Next, we went to the 2nd ward sacrament meeting that had already started. It was fast and testimony day. Sister S. went to the front and gave the bishop the paper with my announcement asking those interested in a PEF loan to meet with us at the back of the chapel after sacrament meeting. The bishop would announce it before the closing prayer. Now this is where I was most spiritually touched and moved: The teenage boys in this ward rotated up to the choir seats - 16 boys - with no less than 8 sitting in the choir seats at any given time, to bear their testimonies. As they rotated one after another to the podium, the majority smiling, speaking in both English and Xosa, I couldn't help but think what a terrific potential band of missionaries. You could feel the goodness emanating from them, the gospel spirit, the meaningfulness of the gospel to them. I was so impressed and deeply moved that those moments of 16 boys bearing their testimonies was the spiritual highlight of my day. Afterward, three college age students came to us interested in PEF and we got their names and phone numbers. Fourteen total for the day. Now the next step and question is -- will they all show up for the required Planning for Success Workshop? We'll find out in three weeks when it begins.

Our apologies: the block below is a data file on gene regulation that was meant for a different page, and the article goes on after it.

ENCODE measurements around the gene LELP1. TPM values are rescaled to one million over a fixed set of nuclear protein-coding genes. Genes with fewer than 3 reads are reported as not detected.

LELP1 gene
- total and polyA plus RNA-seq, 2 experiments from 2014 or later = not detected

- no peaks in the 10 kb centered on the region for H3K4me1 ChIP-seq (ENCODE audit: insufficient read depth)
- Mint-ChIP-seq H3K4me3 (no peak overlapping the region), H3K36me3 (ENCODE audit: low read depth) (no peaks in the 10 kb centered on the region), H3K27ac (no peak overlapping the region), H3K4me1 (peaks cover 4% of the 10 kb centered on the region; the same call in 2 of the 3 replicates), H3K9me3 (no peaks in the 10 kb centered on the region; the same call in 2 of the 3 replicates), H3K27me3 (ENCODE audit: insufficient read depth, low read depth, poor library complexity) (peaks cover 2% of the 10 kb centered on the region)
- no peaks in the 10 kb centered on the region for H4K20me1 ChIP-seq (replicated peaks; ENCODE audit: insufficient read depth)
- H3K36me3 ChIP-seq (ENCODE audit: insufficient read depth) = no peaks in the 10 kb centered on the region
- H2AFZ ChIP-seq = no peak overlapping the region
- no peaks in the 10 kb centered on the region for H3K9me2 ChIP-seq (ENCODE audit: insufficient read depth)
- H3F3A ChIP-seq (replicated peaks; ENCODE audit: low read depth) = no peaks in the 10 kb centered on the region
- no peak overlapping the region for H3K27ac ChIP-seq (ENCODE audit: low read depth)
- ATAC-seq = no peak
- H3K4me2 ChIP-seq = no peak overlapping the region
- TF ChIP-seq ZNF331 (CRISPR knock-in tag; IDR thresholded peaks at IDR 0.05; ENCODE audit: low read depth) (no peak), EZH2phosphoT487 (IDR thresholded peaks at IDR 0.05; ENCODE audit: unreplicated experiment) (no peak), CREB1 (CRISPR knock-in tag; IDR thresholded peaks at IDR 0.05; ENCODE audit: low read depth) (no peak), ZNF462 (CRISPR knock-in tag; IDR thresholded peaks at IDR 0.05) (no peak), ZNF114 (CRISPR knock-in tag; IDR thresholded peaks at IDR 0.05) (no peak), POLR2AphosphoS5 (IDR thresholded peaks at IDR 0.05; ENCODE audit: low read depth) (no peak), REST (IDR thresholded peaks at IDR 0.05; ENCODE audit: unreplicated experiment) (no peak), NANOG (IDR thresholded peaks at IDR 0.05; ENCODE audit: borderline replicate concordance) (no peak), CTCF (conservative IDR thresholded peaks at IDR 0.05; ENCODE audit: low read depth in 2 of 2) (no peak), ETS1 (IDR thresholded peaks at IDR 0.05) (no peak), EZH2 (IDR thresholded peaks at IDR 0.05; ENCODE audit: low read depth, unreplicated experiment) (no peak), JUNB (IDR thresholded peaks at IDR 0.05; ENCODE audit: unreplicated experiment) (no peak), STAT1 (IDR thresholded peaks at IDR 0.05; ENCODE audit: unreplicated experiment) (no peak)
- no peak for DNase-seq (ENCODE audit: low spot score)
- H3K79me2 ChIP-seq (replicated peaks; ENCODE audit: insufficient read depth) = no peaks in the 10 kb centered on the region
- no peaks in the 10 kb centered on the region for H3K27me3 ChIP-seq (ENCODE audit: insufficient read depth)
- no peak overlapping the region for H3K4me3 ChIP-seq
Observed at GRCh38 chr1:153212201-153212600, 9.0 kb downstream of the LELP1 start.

One more thing we did yesterday. We went with 2 of our missionaries to our garden at the Old Folks Frail Center, did some gardening and picked some vegetables. Then we went into a large room or hall where some 20 plus old folks or patients were sitting. These folks are handicapped either physically, mentally, or both. The ages vary from the thirties to the nineties. Elder Slabbert is an excellent pianist and brought some music to play on the piano to entertain them. I entered the room, shook the hands of 3 patients near me and sat down. Elder Slabbert prepared to play the piano. The scriptures talk of Christ-like love. I was about to see Christ-like love truly and honestly shown. Elder Strauss, with the love of Christ smiling on his warm, radiant and friendly young face, went around the room, shook hands, greeted, conversed, and embraced every single patient in the room - the gnarled bodies, the disfigured faces, the eyeless, the limbless, the deformed, bent and crooked-broken bodies, the withered and shrunken - he hugged them all, he loved them all, he was truly an angel of Christ-like love. Elder Slabbert played music; Sister S. danced with a female patient who wanted to dance. I marvelled at the music, the Christ-like love of Elder Strauss, and my dear wife cheering up a patient. It was a beautiful day and today is a beautiful day. The question is: What can I do to contribute to a beautiful day tomorrow.
With much aloha,